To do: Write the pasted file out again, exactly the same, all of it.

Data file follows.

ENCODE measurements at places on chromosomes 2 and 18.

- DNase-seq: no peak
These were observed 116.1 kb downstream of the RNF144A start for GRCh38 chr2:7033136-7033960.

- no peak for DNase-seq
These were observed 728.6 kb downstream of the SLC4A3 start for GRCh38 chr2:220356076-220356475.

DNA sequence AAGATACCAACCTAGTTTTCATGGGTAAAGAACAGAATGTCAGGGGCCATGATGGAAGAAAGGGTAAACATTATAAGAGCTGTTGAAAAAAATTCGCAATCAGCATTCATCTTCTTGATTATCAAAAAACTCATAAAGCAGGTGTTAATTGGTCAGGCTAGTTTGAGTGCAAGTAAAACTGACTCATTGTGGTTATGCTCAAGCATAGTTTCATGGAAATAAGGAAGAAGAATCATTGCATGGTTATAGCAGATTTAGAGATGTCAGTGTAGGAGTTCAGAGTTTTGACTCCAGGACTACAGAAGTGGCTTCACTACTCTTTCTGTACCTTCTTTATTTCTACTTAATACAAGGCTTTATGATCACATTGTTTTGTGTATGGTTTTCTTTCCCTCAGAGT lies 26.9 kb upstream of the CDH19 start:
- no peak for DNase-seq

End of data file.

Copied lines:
ENCODE measurements at places on chromosomes 2 and 18.

- DNase-seq: no peak
These were observed 116.1 kb downstream of the RNF144A start for GRCh38 chr2:7033136-7033960.

- no peak for DNase-seq
These were observed 728.6 kb downstream of the SLC4A3 start for GRCh38 chr2:220356076-220356475.

DNA sequence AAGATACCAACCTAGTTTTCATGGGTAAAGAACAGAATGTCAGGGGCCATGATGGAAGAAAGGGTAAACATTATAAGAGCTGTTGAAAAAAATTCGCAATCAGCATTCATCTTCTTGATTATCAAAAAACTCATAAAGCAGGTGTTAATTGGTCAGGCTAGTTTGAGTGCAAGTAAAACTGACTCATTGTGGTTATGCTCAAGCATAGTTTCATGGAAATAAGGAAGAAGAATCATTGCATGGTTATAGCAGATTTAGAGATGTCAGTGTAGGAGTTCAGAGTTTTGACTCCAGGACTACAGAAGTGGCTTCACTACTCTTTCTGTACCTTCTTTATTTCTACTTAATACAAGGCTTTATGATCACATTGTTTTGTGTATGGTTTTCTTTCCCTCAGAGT lies 26.9 kb upstream of the CDH19 start:
- no peak for DNase-seq